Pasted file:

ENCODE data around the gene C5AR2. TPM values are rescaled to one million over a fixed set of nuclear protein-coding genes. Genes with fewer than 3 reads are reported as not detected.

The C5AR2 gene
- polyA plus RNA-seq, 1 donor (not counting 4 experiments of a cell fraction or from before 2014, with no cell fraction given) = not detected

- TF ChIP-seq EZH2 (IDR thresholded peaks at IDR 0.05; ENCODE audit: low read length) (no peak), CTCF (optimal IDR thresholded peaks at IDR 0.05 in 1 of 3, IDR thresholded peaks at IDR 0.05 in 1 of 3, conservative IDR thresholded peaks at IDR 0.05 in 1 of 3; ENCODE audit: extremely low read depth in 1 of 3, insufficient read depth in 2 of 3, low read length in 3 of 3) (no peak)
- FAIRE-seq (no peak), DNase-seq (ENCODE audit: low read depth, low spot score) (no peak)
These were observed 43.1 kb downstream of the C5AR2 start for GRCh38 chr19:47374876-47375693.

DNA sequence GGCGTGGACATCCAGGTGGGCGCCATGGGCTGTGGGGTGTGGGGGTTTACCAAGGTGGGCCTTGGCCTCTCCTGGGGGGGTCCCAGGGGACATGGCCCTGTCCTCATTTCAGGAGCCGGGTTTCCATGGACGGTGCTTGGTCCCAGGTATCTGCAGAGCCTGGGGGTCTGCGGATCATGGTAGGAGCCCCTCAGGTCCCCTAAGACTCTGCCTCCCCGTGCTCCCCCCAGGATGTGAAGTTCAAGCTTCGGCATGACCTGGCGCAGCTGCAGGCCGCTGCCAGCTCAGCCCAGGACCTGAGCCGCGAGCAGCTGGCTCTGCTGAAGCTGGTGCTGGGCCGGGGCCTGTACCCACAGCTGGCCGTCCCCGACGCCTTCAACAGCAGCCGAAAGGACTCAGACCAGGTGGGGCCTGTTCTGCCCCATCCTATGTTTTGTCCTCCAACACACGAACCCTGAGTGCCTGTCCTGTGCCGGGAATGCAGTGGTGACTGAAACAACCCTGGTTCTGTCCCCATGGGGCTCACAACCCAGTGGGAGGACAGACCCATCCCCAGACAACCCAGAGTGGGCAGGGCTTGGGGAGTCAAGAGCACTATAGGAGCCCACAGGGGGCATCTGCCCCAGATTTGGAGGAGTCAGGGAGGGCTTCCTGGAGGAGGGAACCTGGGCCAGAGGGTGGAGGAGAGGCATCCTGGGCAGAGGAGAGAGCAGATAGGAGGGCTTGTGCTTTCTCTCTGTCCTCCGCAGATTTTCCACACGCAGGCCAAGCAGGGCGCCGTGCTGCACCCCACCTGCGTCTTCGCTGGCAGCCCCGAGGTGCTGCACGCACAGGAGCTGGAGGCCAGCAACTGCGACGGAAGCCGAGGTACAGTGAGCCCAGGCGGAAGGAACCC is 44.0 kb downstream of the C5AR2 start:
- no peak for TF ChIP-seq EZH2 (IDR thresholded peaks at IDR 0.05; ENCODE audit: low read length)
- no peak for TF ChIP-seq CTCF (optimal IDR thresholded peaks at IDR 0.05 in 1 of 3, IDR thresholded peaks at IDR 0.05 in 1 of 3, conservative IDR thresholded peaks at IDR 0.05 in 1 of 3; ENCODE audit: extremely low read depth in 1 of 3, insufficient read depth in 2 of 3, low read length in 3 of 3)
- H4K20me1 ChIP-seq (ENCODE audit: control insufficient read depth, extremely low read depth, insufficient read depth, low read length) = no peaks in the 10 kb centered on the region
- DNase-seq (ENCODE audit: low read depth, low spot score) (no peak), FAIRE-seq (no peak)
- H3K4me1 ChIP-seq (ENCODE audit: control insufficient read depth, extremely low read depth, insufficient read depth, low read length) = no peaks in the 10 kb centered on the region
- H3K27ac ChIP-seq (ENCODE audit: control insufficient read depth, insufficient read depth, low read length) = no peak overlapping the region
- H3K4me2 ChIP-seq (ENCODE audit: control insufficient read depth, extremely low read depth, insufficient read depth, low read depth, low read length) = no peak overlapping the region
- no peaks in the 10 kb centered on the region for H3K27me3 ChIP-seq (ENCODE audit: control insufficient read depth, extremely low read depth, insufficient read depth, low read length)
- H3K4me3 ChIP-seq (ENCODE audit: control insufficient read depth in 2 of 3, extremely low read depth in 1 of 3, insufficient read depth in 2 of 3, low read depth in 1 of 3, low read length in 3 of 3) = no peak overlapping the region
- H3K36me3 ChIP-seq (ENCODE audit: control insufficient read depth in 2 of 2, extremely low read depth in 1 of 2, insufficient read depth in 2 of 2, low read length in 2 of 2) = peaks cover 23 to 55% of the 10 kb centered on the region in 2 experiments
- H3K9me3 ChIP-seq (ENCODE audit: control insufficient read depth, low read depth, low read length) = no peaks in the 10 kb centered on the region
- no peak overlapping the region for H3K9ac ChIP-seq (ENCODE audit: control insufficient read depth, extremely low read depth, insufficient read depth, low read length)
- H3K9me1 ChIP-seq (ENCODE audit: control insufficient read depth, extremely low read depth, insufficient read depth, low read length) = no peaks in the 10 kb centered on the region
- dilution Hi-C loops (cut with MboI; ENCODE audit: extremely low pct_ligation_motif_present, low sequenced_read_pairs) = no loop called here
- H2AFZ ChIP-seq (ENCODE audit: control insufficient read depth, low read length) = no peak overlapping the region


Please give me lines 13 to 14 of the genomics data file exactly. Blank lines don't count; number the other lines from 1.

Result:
- H3K27ac ChIP-seq (ENCODE audit: control insufficient read depth, insufficient read depth, low read length) = no peak overlapping the region
- H3K4me2 ChIP-seq (ENCODE audit: control insufficient read depth, extremely low read depth, insufficient read depth, low read depth, low read length) = no peak overlapping the region